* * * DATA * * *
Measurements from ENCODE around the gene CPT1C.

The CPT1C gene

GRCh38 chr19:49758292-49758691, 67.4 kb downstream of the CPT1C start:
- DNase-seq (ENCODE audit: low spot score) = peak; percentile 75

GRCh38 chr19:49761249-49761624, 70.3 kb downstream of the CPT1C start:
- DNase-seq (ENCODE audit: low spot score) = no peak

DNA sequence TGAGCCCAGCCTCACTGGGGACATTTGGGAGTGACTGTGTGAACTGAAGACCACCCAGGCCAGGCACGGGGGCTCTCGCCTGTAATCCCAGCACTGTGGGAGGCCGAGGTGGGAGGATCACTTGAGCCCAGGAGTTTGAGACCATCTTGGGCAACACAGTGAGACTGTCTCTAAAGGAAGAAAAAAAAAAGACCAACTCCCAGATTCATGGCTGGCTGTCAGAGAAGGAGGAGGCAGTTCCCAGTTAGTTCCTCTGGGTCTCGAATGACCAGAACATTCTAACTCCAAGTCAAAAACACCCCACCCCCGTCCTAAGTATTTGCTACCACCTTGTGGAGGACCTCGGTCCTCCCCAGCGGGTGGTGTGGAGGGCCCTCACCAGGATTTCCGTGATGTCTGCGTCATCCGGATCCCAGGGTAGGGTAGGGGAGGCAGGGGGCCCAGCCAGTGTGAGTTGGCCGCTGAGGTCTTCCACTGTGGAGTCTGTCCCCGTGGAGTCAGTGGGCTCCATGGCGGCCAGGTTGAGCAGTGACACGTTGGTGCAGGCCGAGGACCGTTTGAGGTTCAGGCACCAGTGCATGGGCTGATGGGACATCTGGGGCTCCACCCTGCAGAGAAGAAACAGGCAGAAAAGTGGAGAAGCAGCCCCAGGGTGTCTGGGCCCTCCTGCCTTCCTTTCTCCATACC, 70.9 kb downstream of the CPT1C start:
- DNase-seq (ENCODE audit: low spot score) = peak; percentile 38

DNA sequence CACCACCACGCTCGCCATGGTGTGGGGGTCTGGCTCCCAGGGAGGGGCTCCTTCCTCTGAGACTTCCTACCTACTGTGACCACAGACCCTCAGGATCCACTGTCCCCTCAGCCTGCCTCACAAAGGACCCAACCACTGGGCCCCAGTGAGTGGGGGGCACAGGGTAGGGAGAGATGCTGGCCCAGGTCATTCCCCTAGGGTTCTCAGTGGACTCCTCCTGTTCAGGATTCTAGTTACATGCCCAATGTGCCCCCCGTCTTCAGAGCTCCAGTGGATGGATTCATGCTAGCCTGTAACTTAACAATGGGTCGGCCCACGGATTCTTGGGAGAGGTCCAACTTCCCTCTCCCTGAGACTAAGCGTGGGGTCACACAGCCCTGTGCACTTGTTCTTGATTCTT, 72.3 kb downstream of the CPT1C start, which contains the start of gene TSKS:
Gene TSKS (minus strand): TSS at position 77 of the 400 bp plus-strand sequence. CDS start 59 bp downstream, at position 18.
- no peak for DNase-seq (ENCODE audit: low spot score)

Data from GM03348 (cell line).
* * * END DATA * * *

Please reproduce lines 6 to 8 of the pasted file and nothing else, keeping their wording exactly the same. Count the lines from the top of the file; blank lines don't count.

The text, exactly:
- DNase-seq (ENCODE audit: low spot score) = no peak

DNA sequence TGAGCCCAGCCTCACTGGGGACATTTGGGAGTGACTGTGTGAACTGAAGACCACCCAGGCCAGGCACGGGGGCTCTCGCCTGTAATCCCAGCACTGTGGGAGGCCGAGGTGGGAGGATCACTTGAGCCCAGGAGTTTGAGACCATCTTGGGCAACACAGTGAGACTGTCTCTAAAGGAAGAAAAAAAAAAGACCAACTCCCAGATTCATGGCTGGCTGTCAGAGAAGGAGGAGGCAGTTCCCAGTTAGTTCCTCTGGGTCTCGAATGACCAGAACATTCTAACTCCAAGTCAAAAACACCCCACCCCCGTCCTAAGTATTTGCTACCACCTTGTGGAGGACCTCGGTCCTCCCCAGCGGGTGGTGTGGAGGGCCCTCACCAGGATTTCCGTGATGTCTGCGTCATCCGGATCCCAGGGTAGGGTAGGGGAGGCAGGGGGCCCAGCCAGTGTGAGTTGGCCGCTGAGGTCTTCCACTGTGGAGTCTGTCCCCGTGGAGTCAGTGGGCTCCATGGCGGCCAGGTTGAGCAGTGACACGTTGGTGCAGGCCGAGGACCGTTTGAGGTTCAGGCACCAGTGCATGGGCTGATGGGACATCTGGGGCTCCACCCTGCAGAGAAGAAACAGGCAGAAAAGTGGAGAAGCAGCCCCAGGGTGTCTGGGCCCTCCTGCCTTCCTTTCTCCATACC, 70.9 kb downstream of the CPT1C start:
- DNase-seq (ENCODE audit: low spot score) = peak; percentile 38